ICT: Using technology in the classroom

Whether you like it or not, the use of IT, technology, edTech, ICT….whatever you want to call it….in the classroom is here to stay.  Many schools nowadays actively expect teachers to incorporate elements of technology in their classes on a regular basis.  Many institutions such as the British Council even assess their current and prospective teachers on their ability to use and experiment with IT.

So should this cause alarm?  Should you and your colleagues rush out and lobby your directors and principals for greater IT budgets, the latest interactive whiteboards, and iPads and laptops for every student? Hopefully you don’t feel that way.  Having said that, it is important to have some understanding of the benefits of using IT with students – not just to impress your boss, or even your students – but because it can, when used intelligently, greatly enhance the impact of your lessons and enrich the language learning environment in your classroom.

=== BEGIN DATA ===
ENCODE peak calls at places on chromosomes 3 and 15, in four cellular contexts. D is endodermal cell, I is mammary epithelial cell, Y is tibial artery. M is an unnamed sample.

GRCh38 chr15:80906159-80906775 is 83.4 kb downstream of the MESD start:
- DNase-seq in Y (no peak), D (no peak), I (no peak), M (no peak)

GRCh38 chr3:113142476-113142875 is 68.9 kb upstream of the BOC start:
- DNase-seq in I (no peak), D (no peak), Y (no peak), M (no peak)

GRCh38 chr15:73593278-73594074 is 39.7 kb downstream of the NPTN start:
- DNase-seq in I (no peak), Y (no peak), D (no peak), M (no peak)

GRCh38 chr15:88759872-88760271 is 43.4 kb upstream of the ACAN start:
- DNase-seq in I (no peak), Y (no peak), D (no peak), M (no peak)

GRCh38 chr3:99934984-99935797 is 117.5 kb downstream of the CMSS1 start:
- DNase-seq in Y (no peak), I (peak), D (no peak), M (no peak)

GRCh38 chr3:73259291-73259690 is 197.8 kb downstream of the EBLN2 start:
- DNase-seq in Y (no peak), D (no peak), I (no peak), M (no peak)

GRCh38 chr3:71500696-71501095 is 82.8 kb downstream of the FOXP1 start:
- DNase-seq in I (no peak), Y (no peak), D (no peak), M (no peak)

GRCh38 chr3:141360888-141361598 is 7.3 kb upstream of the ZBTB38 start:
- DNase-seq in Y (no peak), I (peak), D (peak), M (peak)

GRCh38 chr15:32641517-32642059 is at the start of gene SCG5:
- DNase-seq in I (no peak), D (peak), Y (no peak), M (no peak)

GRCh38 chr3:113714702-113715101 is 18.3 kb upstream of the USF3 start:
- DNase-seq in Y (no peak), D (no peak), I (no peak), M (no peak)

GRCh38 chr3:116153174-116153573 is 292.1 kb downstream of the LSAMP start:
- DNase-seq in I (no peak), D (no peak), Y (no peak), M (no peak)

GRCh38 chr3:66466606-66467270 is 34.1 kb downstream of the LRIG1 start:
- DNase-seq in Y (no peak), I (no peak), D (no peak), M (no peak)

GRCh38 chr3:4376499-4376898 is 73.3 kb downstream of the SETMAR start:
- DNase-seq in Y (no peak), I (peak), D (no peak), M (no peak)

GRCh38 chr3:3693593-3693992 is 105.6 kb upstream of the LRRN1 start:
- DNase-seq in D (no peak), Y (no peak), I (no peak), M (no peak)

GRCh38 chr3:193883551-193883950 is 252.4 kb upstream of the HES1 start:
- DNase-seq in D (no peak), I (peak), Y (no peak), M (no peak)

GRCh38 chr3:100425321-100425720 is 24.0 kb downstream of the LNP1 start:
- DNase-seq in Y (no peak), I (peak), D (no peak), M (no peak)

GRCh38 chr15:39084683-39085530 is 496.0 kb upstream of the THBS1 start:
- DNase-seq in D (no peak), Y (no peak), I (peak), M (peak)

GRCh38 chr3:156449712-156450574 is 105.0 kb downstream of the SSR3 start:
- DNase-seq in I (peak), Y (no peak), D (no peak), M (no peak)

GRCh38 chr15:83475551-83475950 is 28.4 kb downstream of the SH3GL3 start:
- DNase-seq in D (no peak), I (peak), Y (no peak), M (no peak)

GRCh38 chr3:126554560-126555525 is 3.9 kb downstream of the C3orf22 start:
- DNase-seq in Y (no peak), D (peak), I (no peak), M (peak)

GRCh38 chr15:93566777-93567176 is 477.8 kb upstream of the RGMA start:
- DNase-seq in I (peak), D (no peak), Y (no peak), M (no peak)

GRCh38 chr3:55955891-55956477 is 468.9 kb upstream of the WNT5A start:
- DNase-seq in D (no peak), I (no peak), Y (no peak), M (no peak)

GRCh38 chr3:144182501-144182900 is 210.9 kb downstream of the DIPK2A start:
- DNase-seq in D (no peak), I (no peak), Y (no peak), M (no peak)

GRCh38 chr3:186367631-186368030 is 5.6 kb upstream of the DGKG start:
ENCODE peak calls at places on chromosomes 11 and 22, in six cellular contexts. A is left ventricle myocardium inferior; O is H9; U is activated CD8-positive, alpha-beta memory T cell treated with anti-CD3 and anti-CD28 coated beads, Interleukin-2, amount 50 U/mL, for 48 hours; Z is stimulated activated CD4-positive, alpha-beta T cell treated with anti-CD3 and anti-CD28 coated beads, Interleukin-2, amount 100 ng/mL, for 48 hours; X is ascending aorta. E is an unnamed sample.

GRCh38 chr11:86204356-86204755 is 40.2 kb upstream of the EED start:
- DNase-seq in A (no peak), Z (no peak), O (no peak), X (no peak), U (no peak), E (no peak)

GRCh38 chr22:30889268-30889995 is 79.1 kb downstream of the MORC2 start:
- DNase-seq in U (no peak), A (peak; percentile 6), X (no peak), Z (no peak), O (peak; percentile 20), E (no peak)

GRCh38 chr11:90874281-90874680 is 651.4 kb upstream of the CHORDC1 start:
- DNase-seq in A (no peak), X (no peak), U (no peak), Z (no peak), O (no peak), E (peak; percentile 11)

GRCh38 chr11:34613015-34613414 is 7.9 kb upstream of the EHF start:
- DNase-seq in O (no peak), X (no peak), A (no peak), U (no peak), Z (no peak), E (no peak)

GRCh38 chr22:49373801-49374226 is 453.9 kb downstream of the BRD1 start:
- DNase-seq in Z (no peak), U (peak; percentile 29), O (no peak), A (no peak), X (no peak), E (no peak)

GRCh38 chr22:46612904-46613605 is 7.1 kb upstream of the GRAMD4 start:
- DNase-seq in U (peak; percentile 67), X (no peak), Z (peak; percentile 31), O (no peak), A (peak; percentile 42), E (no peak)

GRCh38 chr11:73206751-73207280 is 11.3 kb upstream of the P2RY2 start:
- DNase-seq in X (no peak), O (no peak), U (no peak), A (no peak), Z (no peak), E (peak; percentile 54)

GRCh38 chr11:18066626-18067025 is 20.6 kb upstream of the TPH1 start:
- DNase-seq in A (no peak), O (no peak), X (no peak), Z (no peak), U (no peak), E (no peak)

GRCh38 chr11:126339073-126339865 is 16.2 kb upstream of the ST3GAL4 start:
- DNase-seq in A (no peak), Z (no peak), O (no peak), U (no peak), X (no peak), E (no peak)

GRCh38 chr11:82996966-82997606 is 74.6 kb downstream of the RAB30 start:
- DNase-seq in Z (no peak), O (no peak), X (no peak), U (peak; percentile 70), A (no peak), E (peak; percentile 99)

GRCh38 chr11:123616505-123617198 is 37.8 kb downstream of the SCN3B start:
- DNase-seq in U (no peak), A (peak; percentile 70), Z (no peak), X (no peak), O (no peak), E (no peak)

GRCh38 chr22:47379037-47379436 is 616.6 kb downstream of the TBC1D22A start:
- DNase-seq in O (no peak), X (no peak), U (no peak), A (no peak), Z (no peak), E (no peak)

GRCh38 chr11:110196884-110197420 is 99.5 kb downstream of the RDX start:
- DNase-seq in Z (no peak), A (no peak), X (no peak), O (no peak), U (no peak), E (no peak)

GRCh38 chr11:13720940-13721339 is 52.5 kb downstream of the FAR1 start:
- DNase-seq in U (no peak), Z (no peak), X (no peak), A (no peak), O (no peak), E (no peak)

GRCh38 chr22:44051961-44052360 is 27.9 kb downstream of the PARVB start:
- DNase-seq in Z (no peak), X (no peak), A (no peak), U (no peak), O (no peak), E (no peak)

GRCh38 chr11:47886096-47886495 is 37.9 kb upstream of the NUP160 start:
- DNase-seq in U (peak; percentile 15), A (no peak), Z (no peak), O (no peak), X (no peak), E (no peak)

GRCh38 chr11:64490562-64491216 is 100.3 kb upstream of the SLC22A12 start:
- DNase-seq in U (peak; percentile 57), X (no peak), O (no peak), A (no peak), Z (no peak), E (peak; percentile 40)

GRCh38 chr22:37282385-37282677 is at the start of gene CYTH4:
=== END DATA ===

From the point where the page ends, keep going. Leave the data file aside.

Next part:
Why use IT?

Technically, IT refers to any use of communication or technological device, application or system including radio, CDs, iPhones, apps, computers etc.  Using IT in education has been commonplace for a long time: where once teachers may have got excited about using cassettes or ball point pens, today teachers get excited about using apps, collaborative web 2.0 platforms and distance learning software.

Most recently, with the arrival of the internet, teachers have access to information that can help learners relate classroom content to the real world, stimulate discussions and engage learners in new and exciting ways to the extent that when technology is used well, learners can interact with each other and create texts and projects that would otherwise have been impossible.  If you’re interested in reading more about the different ways that ICT can augment the classroom experience, you might like this explanation.

So here are a few examples of interesting ways to use ICT in your classes.  For each of these, keep in mind, specifically, what the students are doing when they are using the technology: